Schools flying tattered Canadian flags

Toronto District School Board chairman Bruce Davis is launching a campaign to fix the tattered and...

Toronto District School Board chairman Bruce Davis is launching a campaign to fix the tattered and ratty Canadian flags hanging outside so many of the city's schools. Davis calls the damaged flags a "disgrace" and is vowing to fix them in 2010. Here he stands in front of Toronto's Lakeshore Collegiate, Tuesday, December 22, 2009. (QMI/Mark O'Neill)

DON PEAT, QMI Agency

, Last Updated: 9:21 AM ET

TORONTO -- Toronto public school board chairman Bruce Davis is running an idea up the flagpole that he hopes will replace the damaged Canadian flags flying over city schools and teach an important lesson in Maple Leaf pride.

The Toronto District School Board trustee is tired of seeing tattered and ratty versions of Canada's red-and-white banner flapping outside public schools.

"I'm concerned, we really need to have proper flags that are properly cared for," Davis told the Sun yesterday. "Frankly, it's the Canadian flag, so I think we should be taking proper care of it."

Calling the damaged flags a "disgrace" and "completely unacceptable," the newly minted board chairman said he wants 2010 to be the year the TDSB tackles the flag fiasco.

RESPONSIBILITY

"I'm not going to wait until the end of 2010. I can tell you this, children in our civics classes should be learning about this and they should be taking responsibility," Davis said. "If it means taking them down every day and putting them back up, I think that's important."

Davis has already arranged with Toronto MPs to ensure schools receive proper flags to replace damaged ones.

Yesterday at Lakeshore Collegiate on Kipling Ave., the Etobicoke-Lakeshore trustee took matters into his own hands.

With the help of the school custodian, he pulled down that high school's flag and replaced it with a new one from local MP and Liberal Leader Michael Ignatieff.

"Now that's a good-looking flag," Davis said, once the replacement was unfurled in the cold wind.

The TDSB has a Canadian flag outside every operating school. With 595 schools on 562 sites, that works out to 562 Canadian flags in varying conditions of wear and tear.

Just around the corner from Lakeshore Collegiate, Twentieth Street Junior School's flag looked a little worse for wear, stuck on a nearby tree branch.

School board officials said the head caretaker and principal "monitor the condition of the flag outside of their school and replace them when they seem to be in disrepair or poor condition."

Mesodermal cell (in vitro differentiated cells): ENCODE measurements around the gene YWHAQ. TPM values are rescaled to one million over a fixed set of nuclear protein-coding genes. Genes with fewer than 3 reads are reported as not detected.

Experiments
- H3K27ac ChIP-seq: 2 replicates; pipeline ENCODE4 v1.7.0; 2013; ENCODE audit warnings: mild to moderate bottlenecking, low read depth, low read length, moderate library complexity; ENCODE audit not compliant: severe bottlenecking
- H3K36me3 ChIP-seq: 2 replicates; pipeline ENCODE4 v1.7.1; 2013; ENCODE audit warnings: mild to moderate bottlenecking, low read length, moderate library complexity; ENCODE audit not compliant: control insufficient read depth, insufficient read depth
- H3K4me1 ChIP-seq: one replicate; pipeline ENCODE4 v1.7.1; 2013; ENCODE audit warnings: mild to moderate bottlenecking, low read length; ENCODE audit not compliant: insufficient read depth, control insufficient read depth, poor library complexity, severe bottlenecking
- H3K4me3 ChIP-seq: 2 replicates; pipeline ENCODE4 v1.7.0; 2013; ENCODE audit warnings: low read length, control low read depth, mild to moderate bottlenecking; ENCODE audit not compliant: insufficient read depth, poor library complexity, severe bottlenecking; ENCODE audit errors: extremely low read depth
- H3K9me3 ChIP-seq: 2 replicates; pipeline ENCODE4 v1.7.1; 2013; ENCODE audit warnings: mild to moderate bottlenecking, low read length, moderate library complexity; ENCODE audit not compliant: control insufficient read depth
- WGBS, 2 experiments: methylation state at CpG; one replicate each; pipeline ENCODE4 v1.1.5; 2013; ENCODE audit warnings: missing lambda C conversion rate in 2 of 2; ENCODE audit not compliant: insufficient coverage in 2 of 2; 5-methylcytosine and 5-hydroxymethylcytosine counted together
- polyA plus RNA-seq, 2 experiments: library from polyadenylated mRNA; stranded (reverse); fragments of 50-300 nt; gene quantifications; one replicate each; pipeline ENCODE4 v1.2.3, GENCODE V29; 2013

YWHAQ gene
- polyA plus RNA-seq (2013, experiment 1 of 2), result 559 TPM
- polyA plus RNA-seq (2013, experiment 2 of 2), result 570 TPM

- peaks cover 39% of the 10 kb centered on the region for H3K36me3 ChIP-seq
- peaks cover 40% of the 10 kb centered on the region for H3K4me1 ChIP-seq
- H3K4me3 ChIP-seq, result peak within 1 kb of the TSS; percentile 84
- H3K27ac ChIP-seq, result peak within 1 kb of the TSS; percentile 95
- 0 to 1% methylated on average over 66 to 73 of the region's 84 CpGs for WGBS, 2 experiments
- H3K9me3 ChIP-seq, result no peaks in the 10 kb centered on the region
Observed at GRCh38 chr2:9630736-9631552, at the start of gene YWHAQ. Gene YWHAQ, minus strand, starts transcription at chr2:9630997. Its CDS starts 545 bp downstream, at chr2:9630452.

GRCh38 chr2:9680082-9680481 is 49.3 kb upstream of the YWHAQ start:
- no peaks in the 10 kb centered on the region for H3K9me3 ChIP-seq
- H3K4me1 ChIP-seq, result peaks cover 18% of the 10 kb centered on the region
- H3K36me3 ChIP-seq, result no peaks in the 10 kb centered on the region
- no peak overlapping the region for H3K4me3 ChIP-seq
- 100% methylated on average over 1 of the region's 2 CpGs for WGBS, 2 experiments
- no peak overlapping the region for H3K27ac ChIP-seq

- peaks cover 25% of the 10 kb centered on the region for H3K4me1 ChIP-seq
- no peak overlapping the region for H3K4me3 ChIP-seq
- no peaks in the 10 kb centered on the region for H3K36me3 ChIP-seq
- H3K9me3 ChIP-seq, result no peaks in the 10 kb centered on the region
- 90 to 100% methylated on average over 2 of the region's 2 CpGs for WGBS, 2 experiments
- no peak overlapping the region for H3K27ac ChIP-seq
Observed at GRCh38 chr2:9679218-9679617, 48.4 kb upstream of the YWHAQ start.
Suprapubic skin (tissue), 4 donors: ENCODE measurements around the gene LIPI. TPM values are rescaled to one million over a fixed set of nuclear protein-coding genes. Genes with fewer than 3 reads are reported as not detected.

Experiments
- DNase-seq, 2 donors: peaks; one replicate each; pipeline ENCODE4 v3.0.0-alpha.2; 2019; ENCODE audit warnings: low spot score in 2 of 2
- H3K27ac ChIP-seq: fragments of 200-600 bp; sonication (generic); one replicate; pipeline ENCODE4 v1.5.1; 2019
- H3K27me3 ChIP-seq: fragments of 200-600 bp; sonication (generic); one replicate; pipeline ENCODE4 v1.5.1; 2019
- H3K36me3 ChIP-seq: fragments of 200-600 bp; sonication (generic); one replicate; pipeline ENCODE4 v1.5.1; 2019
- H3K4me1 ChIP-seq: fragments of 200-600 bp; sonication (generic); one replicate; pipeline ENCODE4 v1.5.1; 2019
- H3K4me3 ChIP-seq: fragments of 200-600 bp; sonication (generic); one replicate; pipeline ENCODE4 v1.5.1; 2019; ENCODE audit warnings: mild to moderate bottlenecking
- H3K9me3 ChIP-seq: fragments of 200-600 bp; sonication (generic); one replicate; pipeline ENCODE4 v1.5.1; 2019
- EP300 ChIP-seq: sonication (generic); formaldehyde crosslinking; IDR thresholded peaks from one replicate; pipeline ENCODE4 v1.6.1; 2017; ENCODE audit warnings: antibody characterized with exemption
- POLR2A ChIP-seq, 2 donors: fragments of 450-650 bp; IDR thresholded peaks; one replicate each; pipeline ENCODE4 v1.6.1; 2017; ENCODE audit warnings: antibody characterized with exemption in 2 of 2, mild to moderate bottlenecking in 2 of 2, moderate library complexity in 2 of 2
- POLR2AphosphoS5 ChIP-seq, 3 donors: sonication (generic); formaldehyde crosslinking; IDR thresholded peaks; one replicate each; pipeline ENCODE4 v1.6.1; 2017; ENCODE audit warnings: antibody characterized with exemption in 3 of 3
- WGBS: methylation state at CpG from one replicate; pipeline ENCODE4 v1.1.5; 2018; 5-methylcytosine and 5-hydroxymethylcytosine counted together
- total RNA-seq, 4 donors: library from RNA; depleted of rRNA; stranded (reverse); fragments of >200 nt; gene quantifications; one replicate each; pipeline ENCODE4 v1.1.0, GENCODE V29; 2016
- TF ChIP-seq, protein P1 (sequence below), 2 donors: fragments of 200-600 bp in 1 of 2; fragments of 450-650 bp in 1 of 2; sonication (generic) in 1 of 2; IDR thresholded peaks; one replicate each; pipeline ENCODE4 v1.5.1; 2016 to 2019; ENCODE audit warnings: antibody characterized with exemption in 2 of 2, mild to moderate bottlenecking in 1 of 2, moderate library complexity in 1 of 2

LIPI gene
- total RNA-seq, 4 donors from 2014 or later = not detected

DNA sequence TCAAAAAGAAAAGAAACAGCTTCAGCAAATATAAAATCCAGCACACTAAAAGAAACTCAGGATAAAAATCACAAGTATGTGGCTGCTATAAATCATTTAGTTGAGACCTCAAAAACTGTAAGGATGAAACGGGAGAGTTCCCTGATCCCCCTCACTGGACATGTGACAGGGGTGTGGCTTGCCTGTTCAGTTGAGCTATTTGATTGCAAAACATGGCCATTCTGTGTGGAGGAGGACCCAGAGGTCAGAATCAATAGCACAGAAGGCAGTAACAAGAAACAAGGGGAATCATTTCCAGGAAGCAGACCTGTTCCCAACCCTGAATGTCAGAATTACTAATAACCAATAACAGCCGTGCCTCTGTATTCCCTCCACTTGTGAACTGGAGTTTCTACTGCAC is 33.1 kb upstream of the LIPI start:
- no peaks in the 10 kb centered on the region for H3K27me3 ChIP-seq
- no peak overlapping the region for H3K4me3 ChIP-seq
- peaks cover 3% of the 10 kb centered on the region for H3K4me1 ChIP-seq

According to the board's 2006 flag protocol, flags are to be flown daily while the building is occupied by any staff member, including over holiday periods like Christmas, March Break and in the summertime.

The flag is supposed to be raised in the morning after sunrise and lowered at sunset by the building's caretaker, the policy states. The protocol also mandates that any worn, noticeably faded or otherwise unfit for service flags should be replaced by ordering a new one through the school office.

It shouldn't be up to caretakers to raise and lower the flag -- something that doesn't seem to be happening at most schools anyway, Davis said.

He wants students to take over the effort.

Students in Canada's largest school board should have the chance to volunteer to raise and lower the flag at their schools each day, helping preserve the flags longer and teaching them a valuable lesson in Canadian pride, Davis said.

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MAKING WAVES

Some flag flaps over the years

- 1965: On Feb. 15, Prime Minister Lester Pearson and Gov. Gen. Georges Vanier hold the official ceremony inaugurating the new Canadian flag.

n 1992: At Game 2 of the World Series in Atlanta, a U.S. military honour guard flies the Canadian flag upside down during the national anthems. The Toronto Blue Jays go on to win the game, evening a series that eventually win.

- 1996: Then-heritage minister Sheila Copps introduces the One-in-a-Million National Flag Challenge. A year later, the multimillion-dollar program states it had achieved its goal and shuts down.

- 2008: A North York store owner flies the flag upside down and at half-staff for a few hours to protest the political turmoil in Ottawa at the time. Dickie Moore Rentals store owner John Moore admits the violation is flagrant but says he's fed up with Parliament Hill's antics.


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